VENTURA, Calif. - Homelessness is a serious issue all throughout Southern California. There are over 500 homeless people in the city of Ventura alone, but that number has dropped since 2012 when there was nearly 700.
The Ventura Police Patrol Task Force along with other local agencies are slowly getting people the help they need to get off the streets. They are on the streets everyday monitoring and dealing with the city's homeless.
The goal is to get people the help they need to stay off the streets and get back into society. Ventura Police work closely with a handful of different agencies like Downtown Ventura, and the Salvation Army, to help those released from jail. But most individuals don’t want the help.
“Sometimes they are service resistant and when that is the case we proactively take enforcement measures against them when they are committing crimes,” said Craig Kelly, the Ventura Police Corporal.
Kelly says police enforcement gets more aggressive with those who resist help, hoping ongoing arrests and regular trips to jail will help motivate a lifestyle change. It’s a method that has had some success.
“I just kept going in and out of jail and got tired of it,” said Daniel Ingraham. “I got tired of the whole lifestyle.”
Daniel Ingraham is a Veteran. He left the Navy back in 2005.
“I used my G.I. bill to be able to go to school and pay for rent, but once the money ran out and no jobs I hit the streets,” said Ingraham. “I was addicted to drugs so that is the main reason why I was out on the street.”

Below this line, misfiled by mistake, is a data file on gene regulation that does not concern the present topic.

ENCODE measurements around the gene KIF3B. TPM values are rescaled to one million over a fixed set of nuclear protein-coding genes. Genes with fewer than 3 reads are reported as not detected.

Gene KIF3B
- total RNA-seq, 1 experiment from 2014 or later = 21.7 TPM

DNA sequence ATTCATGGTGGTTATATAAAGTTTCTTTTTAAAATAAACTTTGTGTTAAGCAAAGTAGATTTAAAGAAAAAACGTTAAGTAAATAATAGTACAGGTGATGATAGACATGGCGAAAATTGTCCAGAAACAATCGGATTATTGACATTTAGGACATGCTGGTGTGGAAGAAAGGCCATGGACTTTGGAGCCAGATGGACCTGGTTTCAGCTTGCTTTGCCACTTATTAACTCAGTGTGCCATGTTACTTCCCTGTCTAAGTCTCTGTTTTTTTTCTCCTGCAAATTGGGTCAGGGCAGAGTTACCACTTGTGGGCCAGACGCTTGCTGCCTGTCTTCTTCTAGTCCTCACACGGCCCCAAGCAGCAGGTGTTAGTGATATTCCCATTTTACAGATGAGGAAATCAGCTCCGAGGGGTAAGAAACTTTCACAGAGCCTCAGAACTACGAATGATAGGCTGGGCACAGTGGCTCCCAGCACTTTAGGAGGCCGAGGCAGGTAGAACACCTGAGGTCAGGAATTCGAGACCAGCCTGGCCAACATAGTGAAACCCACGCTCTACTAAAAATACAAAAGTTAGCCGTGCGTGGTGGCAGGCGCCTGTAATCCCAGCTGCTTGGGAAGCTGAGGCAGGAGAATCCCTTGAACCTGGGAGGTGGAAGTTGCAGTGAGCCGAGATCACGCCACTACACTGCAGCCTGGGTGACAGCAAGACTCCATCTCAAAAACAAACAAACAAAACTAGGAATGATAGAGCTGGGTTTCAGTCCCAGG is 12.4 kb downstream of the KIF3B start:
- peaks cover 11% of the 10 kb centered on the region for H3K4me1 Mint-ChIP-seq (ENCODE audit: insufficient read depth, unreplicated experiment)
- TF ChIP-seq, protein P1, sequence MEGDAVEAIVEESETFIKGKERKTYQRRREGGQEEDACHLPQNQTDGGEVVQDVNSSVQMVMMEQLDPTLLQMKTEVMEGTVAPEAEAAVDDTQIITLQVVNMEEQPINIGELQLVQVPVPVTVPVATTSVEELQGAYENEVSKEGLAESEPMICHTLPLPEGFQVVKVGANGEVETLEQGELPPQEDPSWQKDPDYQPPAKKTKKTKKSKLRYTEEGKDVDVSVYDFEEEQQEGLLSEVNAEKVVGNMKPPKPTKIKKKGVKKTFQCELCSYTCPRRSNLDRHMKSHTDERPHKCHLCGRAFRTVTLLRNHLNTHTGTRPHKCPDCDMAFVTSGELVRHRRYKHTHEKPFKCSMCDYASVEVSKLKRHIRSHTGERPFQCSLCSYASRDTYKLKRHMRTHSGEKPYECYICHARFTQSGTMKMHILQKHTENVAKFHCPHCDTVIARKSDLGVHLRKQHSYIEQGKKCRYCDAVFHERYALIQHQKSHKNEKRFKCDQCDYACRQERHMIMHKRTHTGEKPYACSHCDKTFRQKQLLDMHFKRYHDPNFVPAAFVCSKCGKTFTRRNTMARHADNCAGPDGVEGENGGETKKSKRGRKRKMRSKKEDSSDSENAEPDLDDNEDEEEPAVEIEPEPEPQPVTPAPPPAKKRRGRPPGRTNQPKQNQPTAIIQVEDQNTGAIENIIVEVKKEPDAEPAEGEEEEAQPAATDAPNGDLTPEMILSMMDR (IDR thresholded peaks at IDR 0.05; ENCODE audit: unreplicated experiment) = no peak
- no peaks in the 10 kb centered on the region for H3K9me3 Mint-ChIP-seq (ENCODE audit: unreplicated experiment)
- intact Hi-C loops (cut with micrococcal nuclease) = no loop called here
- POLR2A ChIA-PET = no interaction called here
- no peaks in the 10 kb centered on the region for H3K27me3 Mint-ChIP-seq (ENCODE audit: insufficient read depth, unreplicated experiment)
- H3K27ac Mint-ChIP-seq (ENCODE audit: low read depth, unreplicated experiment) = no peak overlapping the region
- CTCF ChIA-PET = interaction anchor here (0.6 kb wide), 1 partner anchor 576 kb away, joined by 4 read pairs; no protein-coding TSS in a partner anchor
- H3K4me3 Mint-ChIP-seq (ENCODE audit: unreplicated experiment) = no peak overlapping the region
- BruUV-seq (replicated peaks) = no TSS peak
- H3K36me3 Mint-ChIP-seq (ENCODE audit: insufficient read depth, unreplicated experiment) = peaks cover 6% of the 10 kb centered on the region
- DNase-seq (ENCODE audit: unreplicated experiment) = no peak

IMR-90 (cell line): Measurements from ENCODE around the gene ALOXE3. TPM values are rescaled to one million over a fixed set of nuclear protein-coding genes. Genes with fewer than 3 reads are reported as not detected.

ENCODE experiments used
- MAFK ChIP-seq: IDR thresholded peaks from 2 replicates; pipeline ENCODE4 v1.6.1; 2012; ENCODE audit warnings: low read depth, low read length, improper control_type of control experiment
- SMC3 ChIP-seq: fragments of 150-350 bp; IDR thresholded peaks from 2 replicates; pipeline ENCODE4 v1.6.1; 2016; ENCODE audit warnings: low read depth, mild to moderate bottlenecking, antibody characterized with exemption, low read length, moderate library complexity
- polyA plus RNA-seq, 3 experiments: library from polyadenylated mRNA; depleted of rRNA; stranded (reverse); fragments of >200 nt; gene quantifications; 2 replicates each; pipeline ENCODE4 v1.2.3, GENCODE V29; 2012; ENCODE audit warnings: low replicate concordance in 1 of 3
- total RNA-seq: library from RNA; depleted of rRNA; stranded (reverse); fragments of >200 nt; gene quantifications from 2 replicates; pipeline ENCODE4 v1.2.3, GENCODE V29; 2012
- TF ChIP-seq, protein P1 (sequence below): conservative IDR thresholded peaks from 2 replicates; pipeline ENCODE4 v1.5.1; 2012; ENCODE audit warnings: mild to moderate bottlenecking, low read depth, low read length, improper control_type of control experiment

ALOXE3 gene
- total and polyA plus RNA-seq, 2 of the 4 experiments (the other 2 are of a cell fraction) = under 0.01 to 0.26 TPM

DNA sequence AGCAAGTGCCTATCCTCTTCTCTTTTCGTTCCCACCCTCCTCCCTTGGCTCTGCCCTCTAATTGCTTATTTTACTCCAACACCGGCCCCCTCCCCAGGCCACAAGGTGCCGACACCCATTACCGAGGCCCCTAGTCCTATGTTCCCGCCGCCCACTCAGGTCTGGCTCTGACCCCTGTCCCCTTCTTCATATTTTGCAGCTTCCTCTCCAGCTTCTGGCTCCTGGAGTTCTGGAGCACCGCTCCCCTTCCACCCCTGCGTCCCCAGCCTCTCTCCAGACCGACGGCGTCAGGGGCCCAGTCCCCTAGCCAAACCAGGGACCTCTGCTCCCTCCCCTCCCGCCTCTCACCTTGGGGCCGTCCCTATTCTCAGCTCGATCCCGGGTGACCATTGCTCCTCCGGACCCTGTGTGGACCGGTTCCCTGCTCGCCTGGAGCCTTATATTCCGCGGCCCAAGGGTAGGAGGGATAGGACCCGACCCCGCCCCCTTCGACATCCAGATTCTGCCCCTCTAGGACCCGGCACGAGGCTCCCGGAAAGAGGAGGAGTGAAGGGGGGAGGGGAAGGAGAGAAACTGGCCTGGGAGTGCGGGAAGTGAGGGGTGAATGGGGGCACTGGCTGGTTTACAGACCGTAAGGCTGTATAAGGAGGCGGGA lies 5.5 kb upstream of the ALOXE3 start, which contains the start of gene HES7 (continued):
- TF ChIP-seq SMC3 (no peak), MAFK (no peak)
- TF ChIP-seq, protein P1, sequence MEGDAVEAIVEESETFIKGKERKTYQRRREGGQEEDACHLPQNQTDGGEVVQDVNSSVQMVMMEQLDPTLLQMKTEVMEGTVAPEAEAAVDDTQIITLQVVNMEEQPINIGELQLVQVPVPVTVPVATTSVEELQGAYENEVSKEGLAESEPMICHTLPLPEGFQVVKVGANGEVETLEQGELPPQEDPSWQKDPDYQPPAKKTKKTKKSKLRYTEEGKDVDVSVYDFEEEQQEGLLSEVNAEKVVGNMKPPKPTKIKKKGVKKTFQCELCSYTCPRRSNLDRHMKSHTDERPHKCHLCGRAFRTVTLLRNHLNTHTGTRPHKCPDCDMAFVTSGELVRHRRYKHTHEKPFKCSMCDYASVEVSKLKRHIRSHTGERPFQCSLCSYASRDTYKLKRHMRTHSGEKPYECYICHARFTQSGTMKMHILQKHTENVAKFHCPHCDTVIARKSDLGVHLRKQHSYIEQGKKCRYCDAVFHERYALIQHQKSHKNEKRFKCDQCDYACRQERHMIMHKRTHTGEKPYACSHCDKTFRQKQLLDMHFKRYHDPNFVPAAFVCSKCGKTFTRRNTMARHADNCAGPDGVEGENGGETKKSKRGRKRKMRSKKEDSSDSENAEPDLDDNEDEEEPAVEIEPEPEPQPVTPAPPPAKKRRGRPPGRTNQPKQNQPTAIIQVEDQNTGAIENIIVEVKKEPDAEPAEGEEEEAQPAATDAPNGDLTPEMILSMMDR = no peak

Daniel was in and out of jail a little over a year. Seven months ago he finally took police up on their offer.
“I got into turning point foundation which is a homeless shelter, and then they moved me up to the veterans transitional housing,” said Ingraham.
Daniel is now clean and sober for seven months and just recently landed a job. He says life is great now.
“We still have contact with the homeless that we have hung out with and camped with and stuff like that,” said Ingraham. “They always come up to us saying we look great and how did you do it? So in a way we are an inspiration for them.”
River Heaven in Ventura is one of many transition living areas where there are 21 sheds that people can live in to help get back on their feet.
“This is people that have accepted our help,” said Kelly. “It’s managed by turning point right now. Everyone has a caseworker and they will come out here and check up on them.”
Those working pay a small portion of their rent. Just across a field from the facility is the Santa Clara river bottom where hundreds of homeless still live. The task force keeps dealing with those in the river bottoms and under the freeways. Their job is made harder because transitional living facilities in Ventura are full.
“Right now we are doing an outreach part where we are sending social workers down there and find out who is willing to connect with services,” said Kelly. “We are trying to stay on top of the trash until we can figure out a more permanent solution.”